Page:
“If Toddle House had offered ownership to the management team, there never would have been a Waffle House,” Joe Rogers Jr. said in a phone interview.

Mr. Rogers and Mr. Forkner expanded the chain to about 400 restaurants by the late 1970s. Today, there are nearly 1,900 Waffle Houses in the United States, primarily in the Southeast, often along interstate highways. Of these, about 80 percent are company-owned. The rest are franchises.

Borrowing much from his previous employer — down to the waffle recipe, his son said — Mr. Rogers made Waffle House into a success in part by paying meticulous attention to customers, a management philosophy he imparted throughout the chain.

“I’ve walked into restaurants where workers are on the telephone calling, looking for an elderly customer who hadn’t been in in a while,” Joe Jr. said. “So it was all about the whole personal experience, relationships.”

Famously open 24 hours a day, seven days a week, the restaurants have been used by at least one Federal Emergency Management Agency official to help gauge the severity of natural disasters.

W. Craig Fugate, the FEMA administrator in the Obama administration, applied what he called “the Waffle House test.” If the local restaurant remained open after a hurricane, for example, it meant that power and water were very likely available.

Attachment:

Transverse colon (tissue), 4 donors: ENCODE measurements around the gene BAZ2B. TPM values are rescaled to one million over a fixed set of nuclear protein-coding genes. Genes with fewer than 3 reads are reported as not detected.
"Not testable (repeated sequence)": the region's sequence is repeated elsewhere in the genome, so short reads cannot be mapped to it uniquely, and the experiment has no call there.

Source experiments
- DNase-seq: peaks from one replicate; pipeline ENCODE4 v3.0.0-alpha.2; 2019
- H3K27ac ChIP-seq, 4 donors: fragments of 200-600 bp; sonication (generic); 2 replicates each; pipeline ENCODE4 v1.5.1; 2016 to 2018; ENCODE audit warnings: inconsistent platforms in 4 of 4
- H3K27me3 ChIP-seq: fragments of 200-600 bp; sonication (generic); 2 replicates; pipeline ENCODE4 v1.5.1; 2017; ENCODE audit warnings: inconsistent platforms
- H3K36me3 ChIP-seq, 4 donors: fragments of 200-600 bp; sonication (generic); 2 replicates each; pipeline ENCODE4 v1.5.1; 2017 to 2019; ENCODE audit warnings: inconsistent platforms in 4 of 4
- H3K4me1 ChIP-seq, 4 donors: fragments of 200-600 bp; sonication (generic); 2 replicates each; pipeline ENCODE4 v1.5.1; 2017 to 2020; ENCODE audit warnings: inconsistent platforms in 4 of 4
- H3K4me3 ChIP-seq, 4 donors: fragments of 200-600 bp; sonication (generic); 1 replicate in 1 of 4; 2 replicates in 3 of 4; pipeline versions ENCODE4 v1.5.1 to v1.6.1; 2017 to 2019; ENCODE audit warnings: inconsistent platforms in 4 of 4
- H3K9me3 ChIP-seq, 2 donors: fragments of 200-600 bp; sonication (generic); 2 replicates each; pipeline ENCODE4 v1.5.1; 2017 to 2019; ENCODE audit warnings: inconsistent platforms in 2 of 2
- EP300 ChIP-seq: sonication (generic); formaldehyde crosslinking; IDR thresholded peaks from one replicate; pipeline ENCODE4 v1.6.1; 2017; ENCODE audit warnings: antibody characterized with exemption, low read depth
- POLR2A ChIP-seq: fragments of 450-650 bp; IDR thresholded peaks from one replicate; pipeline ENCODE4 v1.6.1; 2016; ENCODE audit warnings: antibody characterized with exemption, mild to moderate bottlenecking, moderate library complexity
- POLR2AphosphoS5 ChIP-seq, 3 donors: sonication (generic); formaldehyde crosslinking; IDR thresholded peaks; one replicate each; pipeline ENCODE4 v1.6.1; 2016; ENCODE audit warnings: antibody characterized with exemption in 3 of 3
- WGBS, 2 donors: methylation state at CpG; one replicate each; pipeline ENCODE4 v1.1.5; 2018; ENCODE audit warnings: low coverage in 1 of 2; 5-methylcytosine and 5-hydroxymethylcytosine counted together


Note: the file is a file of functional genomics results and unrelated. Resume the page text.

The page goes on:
Waffle House, a privately held company, had sales of a little more than $1 billion in 2015, making it the country’s 47th largest restaurant chain, according to estimates by Technomic, a restaurant industry consulting firm in Chicago.

Darren Tristano, Technomic’s president, attributed the chain’s success to its relatively small selection of highly “craveable” offerings and its unpretentious diner-style layout.

Rivals like International House of Pancakes have significantly altered their menus over the years, he said, but Waffle House has remained relatively faithful to its original model, allowing generations of adults to dine in roughly the same setting they did as children.

“This is something that’s very nostalgic,” Mr. Tristano said. “They’re true to their brand.”

Waffle House did not escape the ferment of the civil rights era, and it was the target of discrimination lawsuits in later years.

In an interview with The Atlanta Journal-Constitution in 2004, Mr. Rogers acknowledged that African-Americans had not patronized the restaurants early on.